This article is going to be helpful only if you identify yourself as a beginner, and trust me when I say that there shouldn’t be any shame in doing so.
If you are someone who has toyed with the idea of getting into web development or if you’re someone who knows how to code, but doesn’t know what to do with it, then I shall try and show you the things that can help you in the journey that you’re about to set out on.
First off, let’s get familiar with a few terms. These are jargon that you’ll see in every article about web development.
Web development: It encompasses a lot of technologies that are used to build dynamic applications. To be fair, this term can include a host of other things, but for the purposes of this article assume that every application that you see online, is built using this process.
Front-End: It is the section of the app that a user interacts with, it can also be called as the client-side of any application. It can further include concepts like UI, UX, Layout, Responsive design, and so on. But don’t get intimidated by the previous line, and assume the front-end to be the part of an app that an end-user interacts with, in their browser window.
Back-End: It is the section of the app that is abstracted from the user. Think of it as the stuff that lies behind the front-end, providing the functionality intended for the app that you are building. It’s often also called the server-side of the app.
Full-Stack: You’ve guessed it! It’s a seamless combination of the front-end and the back-end. This is why web development can also be called any of the following terms and still mean the same thing: Full-stack development, Full-stack engineering, Software development, and so on.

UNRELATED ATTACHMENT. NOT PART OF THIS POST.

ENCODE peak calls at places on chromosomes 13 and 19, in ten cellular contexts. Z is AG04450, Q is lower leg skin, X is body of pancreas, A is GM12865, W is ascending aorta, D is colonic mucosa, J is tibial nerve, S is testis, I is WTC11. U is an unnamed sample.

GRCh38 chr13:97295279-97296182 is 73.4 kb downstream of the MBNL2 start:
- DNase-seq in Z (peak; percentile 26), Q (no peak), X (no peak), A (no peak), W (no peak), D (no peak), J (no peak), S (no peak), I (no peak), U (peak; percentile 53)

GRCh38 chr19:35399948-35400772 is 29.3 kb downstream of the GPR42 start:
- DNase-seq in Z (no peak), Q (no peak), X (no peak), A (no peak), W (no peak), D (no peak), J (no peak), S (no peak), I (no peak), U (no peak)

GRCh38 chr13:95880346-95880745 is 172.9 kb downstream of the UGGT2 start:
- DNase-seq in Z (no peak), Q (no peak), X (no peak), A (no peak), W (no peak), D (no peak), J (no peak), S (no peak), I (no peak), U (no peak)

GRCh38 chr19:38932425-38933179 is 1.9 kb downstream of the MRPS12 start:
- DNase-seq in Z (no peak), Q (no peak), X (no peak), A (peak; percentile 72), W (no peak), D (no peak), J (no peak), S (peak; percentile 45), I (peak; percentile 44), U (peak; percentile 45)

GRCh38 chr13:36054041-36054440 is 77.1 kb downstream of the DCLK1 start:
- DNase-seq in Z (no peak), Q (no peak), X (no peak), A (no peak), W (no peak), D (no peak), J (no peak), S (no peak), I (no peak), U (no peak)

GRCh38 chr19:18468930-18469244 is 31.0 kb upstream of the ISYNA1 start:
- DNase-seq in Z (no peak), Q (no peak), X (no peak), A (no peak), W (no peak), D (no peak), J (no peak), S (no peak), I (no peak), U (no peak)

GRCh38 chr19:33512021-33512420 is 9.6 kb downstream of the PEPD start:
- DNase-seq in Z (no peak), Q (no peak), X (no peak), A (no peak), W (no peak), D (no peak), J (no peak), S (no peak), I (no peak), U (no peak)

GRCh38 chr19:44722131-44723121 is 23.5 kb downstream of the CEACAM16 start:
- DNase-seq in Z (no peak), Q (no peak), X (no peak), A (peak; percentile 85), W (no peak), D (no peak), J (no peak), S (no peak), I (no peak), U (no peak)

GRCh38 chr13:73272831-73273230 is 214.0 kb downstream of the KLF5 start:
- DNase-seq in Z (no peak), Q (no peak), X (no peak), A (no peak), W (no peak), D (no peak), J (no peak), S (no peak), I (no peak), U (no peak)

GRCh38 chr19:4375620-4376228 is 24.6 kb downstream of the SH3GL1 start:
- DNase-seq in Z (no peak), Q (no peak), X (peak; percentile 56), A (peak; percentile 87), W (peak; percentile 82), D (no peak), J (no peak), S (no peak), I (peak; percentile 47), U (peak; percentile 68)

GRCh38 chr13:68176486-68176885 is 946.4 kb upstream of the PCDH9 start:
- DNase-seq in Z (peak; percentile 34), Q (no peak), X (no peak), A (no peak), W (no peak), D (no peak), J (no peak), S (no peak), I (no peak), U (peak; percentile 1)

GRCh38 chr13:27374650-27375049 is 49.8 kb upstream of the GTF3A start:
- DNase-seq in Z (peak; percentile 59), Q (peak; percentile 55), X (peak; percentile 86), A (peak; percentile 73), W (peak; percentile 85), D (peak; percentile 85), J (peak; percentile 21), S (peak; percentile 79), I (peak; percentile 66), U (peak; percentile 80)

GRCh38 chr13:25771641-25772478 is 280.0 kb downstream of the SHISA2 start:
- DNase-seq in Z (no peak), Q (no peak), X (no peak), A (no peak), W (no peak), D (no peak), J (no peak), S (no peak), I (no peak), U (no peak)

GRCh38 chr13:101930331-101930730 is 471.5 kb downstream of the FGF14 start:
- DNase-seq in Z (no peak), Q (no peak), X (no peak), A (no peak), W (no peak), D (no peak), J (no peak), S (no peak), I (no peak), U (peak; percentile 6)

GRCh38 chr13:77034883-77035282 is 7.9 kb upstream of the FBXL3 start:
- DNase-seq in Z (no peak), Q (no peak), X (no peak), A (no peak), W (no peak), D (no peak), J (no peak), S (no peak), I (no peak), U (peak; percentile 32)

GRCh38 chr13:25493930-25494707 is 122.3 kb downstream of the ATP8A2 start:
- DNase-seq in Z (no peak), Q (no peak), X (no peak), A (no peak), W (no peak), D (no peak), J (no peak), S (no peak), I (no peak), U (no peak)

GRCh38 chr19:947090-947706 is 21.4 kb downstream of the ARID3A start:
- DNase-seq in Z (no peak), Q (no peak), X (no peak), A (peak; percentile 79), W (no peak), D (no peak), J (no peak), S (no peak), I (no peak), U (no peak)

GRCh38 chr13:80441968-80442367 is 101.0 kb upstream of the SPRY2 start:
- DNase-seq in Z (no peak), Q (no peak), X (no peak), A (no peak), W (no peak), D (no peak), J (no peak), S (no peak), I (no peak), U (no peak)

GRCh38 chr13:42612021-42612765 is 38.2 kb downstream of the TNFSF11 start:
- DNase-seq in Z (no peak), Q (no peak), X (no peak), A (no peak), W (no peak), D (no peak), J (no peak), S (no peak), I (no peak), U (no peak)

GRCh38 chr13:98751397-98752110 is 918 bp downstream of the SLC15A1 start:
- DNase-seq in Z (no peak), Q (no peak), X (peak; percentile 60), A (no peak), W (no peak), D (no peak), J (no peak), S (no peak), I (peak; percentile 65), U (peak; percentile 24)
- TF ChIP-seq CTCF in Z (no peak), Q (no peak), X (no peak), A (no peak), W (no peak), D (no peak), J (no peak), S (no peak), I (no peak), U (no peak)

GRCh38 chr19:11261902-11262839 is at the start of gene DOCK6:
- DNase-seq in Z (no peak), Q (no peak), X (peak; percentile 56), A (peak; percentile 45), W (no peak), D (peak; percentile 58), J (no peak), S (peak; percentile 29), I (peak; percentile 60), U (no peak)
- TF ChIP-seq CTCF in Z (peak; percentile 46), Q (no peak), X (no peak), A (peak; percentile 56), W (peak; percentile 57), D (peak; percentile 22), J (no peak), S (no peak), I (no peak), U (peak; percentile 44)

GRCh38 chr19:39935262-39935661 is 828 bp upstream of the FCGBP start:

Framework and Library: Although they technically do differ, it is a fair assumption to think of them as tools that provide an abstraction over a more complex task, but with their own set of rules that need to be followed in order to use them effectively.
In simpler terms, they allow us to complete complex tasks with lesser code. I would suggest that while using frameworks to accomplish a task, that you also see the raw version of the code, in order to develop an appreciation for the level of abstraction that a framework provides.
API: It is the interface which allows the client-side and the server-side to talk to one another. It’s usually the boundary between various software. So every time you use a full stack app, you are likely interacting with an API.
Database: It just stores data for our application. Majorly of two types, SQL and NoSQL. The difference between the two is very easy to comprehend, so a quick google search should do you justice!
Now that you are familiar with some jargon, let’s also take a brief overview of how a web-based application is able to work. This is something that’s usually irrelevant after you start building the application, but I believe it to be an essential concept to comprehend the general workflow involved in the development process. The following image represents an over-simplified web request-response cycle.
If this image helped you better understand the jargon I mentioned earlier, then that meets the purpose of me including this concept!
If you’ve ever researched as to what are the tools required for you to become a web developer, it is likely that you would have come across hundreds of them! You do not have to know every tool there is! This is a trap that most of us fall into, especially early on in the process of learning. I could rattle out names of at least 50 tools which are used in the development process, but that doesn’t mean that your skill set needs to reflect that.
Here is the part of the article where I shall suggest that you learn so-and-so tech stack to become a web developer in a week! That’s right! Learn this to get a job within a week! That ought to have caught your attention, after all I am going to reveal the secret to become a software developer! or a web developer! whatever you want to call yourself.